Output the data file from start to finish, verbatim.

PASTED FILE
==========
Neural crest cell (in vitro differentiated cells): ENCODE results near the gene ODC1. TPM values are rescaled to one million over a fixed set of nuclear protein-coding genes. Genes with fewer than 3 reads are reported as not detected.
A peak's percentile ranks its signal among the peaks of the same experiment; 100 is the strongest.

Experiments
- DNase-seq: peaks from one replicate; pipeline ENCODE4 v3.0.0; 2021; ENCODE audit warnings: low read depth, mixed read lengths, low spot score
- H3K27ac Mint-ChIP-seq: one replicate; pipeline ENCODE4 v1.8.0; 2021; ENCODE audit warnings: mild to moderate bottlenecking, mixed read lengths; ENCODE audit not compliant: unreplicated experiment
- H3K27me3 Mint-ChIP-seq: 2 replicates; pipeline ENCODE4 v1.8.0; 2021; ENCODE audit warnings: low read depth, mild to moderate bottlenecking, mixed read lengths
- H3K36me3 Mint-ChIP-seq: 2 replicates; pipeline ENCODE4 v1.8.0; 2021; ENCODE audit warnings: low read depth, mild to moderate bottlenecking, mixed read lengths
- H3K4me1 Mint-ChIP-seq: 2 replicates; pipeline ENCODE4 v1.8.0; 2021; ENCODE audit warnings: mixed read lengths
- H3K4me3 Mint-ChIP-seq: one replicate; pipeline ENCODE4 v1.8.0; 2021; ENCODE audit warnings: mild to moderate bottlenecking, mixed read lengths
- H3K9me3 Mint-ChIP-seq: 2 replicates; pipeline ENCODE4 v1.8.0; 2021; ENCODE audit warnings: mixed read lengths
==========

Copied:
Neural crest cell (in vitro differentiated cells): ENCODE results near the gene ODC1. TPM values are rescaled to one million over a fixed set of nuclear protein-coding genes. Genes with fewer than 3 reads are reported as not detected.
A peak's percentile ranks its signal among the peaks of the same experiment; 100 is the strongest.

Experiments
- DNase-seq: peaks from one replicate; pipeline ENCODE4 v3.0.0; 2021; ENCODE audit warnings: low read depth, mixed read lengths, low spot score
- H3K27ac Mint-ChIP-seq: one replicate; pipeline ENCODE4 v1.8.0; 2021; ENCODE audit warnings: mild to moderate bottlenecking, mixed read lengths; ENCODE audit not compliant: unreplicated experiment
- H3K27me3 Mint-ChIP-seq: 2 replicates; pipeline ENCODE4 v1.8.0; 2021; ENCODE audit warnings: low read depth, mild to moderate bottlenecking, mixed read lengths
- H3K36me3 Mint-ChIP-seq: 2 replicates; pipeline ENCODE4 v1.8.0; 2021; ENCODE audit warnings: low read depth, mild to moderate bottlenecking, mixed read lengths
- H3K4me1 Mint-ChIP-seq: 2 replicates; pipeline ENCODE4 v1.8.0; 2021; ENCODE audit warnings: mixed read lengths
- H3K4me3 Mint-ChIP-seq: one replicate; pipeline ENCODE4 v1.8.0; 2021; ENCODE audit warnings: mild to moderate bottlenecking, mixed read lengths
- H3K9me3 Mint-ChIP-seq: 2 replicates; pipeline ENCODE4 v1.8.0; 2021; ENCODE audit warnings: mixed read lengths